It’s hard to calculate the value of work IT teams have performed, a task made more challenging by a global pandemic that redistributed teams remotely. Chipmaker Intel has taken a stab at this endeavor in announcing that its IT organization generated $1.6 billion of business value in 2020, COVID-19 outbreak notwithstanding.
Intel’s IT department implemented remote assistance technologies and augmented reality (AR) solutions to ensure that the chipmaker’s employees could continue to do their jobs from afar, as well as artificial intelligence (AI) software to support sales efforts, according to CIO Archana “Archie” Deskus, who joined the company in January as the coronavirus began circling the globe.
Such production would garner plaudits for any company, but it has more poignance for Intel, which has stumbled in recent years.
The chipmaker ceded ground in the mobile wafer market to rival ARM and lags behind NVIDIA in the red-hot market for GPU processors powering artificial intelligence systems. Moreover, the cloud and edge computing markets are cannibalizing volumes and margins in the server market, where Intel’s x86 chipsets thrive. Those challenges, along with a missed delivery date for its 7-nanometer chips, have courted activist investors.
Accelerating transformation in-flight
Formidable hurdles for any CIO looking to execute a digital transformation for sure, but the difficulty was compounded by the COVID-19 outbreak. When Intel closed its offices last March, Intel’s 5,000 IT workers were halfway through a digital strategy to improve collaboration and other business workflows, but it quickened procurement of equipment and other essential solutions, Deskus says. IT scrambled to provision more laptops, boosted VPN access, and ramped up deployment of Microsoft Office 365, Zoom, and other software-as-a-service (SaaS) tools to help 100,000 employees pivot to remote work within 72 hours.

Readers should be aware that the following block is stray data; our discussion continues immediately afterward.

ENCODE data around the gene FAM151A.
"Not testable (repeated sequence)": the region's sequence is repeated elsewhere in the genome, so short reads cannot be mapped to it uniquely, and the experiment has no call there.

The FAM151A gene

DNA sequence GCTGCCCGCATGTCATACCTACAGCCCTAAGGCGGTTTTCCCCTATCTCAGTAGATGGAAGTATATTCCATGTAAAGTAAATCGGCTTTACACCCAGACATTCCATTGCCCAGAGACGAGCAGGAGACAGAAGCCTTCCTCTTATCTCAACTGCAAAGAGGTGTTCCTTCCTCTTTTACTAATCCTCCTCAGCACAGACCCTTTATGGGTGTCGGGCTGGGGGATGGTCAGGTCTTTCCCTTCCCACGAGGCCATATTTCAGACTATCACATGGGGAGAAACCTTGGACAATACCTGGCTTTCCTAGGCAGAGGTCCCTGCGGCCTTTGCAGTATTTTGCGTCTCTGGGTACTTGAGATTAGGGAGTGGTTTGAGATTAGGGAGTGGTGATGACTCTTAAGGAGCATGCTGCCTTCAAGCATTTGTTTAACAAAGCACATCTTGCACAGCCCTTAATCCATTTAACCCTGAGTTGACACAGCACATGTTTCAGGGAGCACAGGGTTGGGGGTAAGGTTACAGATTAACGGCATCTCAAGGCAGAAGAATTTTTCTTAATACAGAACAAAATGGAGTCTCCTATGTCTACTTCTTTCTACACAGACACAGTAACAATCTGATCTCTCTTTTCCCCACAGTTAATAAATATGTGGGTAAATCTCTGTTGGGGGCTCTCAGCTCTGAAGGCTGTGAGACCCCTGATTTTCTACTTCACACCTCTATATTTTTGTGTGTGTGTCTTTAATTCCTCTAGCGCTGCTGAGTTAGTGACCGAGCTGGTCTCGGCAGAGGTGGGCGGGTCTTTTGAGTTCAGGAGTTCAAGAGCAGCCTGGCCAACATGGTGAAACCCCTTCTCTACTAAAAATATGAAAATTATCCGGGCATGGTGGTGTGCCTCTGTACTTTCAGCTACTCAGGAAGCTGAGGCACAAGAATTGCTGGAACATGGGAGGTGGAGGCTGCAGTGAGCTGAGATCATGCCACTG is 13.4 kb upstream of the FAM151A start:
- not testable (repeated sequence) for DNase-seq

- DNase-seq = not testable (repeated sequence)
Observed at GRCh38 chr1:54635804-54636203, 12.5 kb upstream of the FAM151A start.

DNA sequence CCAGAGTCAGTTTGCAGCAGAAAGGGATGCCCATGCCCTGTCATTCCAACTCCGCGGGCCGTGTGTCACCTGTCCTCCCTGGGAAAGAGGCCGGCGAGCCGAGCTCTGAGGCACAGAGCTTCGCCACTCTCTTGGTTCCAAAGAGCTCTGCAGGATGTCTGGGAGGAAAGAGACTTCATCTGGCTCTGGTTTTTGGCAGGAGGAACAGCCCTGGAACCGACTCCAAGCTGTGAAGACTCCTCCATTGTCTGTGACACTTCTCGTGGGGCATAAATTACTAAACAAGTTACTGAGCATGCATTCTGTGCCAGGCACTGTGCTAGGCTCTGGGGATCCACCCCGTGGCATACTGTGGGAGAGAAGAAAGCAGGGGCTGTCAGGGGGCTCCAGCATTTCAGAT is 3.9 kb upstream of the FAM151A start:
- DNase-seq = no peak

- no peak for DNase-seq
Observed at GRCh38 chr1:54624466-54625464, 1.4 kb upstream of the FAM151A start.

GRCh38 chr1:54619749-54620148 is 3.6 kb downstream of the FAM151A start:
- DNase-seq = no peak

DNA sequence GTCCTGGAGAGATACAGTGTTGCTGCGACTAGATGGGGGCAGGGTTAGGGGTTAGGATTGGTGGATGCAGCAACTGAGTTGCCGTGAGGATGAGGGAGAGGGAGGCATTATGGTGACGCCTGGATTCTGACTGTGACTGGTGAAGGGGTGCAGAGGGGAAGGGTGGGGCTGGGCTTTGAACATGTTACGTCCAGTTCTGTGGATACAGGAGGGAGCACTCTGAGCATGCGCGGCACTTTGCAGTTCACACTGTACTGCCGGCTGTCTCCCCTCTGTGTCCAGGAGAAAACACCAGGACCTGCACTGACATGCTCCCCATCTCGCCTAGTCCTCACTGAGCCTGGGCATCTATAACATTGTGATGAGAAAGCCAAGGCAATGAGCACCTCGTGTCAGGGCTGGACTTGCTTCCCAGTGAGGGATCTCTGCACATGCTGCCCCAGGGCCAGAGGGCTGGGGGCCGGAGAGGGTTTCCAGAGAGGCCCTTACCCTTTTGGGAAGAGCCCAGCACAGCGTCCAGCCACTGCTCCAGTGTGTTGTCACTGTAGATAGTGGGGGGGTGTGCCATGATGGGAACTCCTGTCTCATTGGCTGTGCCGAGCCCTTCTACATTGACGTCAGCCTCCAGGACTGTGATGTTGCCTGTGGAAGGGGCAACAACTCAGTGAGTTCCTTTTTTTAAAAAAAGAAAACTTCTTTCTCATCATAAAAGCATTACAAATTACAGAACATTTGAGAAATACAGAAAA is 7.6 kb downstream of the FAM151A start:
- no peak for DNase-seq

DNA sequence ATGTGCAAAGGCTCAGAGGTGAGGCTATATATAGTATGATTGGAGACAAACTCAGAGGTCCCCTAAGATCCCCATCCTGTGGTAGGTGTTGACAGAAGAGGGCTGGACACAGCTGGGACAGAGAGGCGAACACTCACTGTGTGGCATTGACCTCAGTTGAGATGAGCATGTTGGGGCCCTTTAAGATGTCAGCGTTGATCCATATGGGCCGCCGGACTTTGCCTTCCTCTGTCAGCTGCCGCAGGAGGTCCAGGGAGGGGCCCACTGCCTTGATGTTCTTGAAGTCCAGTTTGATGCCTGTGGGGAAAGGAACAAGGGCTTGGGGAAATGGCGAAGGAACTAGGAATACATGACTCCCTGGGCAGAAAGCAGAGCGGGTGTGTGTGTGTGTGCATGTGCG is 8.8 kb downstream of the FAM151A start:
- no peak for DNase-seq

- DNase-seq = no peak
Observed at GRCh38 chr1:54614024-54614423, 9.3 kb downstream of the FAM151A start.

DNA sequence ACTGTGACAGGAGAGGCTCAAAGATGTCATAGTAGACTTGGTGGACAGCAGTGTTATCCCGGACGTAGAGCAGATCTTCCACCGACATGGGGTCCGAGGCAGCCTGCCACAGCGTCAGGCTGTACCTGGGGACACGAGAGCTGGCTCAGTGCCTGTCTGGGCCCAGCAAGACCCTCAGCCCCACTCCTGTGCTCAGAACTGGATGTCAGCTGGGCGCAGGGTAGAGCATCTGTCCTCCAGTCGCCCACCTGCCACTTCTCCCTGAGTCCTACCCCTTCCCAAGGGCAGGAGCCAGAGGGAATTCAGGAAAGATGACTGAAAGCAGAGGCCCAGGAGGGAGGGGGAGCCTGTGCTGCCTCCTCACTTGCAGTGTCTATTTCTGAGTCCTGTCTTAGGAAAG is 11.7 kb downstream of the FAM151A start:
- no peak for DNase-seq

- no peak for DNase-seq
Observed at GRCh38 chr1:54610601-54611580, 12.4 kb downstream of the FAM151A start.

“The pandemic created a real sense of urgency for us to come together and put our heads together pretty quickly,” Deskus tells CIO.com. “In a crisis, people are more tolerant of moving fast.”
Fabricating chips is Intel’s bread-and-butter, but pandemic restrictions cancelled travel worldwide, threatening to throw a wrench into foundry operations.
To ensure that staff could continue operating its manufacturing facilities, IT built a hardware and software platform that technicians use to monitor and manage factory operations from home. The platform includes capabilities for videoconferencing, diagnostics, and troubleshooting. IT also scaled up software to help vendors, factory engineers, and technicians take control of factory equipment from their computers from afar. The platform “keeps products flowing from manufacturing across the supply chain,” Deskus says.
Converting to remote operations was a major win for a company whose products are built by humans operating sophisticated machines in factories and chip foundries.